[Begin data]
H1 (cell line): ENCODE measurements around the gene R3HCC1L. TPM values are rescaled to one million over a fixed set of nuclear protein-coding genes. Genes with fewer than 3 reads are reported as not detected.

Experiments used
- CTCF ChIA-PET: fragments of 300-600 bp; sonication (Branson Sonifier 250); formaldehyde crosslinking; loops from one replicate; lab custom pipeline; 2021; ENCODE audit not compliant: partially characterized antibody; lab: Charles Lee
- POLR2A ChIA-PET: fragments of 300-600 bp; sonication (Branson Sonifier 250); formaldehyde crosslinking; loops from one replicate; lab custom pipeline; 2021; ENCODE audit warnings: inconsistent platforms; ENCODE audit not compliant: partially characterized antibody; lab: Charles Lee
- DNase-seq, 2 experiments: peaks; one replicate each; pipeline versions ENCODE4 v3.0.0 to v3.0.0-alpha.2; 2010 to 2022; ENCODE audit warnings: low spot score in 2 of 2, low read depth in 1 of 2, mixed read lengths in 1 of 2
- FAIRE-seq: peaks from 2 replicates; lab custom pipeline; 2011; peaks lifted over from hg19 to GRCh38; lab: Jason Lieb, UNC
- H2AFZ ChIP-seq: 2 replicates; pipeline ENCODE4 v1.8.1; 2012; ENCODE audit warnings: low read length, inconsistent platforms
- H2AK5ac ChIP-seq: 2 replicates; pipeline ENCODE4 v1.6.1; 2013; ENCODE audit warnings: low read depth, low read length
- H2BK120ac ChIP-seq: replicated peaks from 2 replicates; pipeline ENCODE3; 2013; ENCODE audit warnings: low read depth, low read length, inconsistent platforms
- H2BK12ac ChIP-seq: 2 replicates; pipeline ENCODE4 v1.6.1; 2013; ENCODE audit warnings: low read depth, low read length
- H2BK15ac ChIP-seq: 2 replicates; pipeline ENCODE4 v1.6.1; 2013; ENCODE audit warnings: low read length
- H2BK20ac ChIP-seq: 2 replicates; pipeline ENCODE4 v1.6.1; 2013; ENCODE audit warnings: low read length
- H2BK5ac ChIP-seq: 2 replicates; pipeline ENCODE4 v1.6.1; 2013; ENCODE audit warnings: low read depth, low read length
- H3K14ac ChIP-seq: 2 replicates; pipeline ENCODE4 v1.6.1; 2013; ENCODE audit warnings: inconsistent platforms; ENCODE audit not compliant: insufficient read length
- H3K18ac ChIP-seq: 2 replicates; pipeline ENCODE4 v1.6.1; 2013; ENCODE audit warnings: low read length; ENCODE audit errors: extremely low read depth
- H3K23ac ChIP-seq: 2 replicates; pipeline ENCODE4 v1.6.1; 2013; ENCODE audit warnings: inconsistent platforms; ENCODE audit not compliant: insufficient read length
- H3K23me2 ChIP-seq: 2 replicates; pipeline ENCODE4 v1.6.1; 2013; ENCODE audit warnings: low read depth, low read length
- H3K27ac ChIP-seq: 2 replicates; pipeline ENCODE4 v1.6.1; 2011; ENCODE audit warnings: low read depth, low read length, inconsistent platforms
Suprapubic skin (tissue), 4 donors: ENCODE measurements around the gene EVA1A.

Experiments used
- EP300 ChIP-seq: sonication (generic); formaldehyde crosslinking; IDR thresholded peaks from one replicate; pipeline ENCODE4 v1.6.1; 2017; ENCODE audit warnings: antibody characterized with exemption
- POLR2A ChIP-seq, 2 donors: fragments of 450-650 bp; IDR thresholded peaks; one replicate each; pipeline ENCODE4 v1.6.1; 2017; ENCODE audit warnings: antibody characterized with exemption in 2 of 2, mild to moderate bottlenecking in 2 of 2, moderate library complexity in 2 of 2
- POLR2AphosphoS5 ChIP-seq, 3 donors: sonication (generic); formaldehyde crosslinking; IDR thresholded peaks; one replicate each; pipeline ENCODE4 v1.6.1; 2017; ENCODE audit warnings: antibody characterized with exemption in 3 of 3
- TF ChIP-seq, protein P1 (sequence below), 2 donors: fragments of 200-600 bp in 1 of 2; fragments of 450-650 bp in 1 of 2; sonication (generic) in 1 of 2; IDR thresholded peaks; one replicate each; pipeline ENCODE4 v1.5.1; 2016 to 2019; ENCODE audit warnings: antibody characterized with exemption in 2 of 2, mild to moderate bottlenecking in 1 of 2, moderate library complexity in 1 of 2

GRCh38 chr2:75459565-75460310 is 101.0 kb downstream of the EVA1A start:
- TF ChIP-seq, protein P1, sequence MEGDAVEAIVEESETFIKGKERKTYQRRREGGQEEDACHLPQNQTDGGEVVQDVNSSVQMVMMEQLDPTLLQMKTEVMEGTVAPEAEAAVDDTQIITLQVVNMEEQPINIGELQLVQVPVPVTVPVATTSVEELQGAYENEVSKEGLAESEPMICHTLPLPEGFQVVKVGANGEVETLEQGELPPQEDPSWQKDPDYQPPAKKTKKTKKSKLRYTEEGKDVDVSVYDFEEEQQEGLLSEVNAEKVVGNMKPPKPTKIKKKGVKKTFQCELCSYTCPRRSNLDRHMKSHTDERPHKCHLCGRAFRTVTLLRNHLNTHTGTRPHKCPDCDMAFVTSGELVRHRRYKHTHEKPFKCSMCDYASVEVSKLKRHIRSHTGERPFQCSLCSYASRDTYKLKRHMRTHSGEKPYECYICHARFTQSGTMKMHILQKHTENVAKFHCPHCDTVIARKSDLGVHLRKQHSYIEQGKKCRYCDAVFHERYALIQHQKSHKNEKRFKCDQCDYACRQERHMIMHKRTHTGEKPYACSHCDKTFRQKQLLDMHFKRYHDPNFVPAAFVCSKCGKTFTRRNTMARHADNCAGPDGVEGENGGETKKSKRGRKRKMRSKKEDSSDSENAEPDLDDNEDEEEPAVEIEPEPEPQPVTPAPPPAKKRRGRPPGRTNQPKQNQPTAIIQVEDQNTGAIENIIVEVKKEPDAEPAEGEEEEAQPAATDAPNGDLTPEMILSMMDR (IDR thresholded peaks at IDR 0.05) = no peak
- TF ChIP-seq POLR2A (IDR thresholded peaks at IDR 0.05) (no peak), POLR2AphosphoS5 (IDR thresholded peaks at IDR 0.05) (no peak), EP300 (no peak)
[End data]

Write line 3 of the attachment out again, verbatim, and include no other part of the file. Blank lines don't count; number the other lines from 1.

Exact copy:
- CTCF ChIA-PET: fragments of 300-600 bp; sonication (Branson Sonifier 250); formaldehyde crosslinking; loops from one replicate; lab custom pipeline; 2021; ENCODE audit not compliant: partially characterized antibody; lab: Charles Lee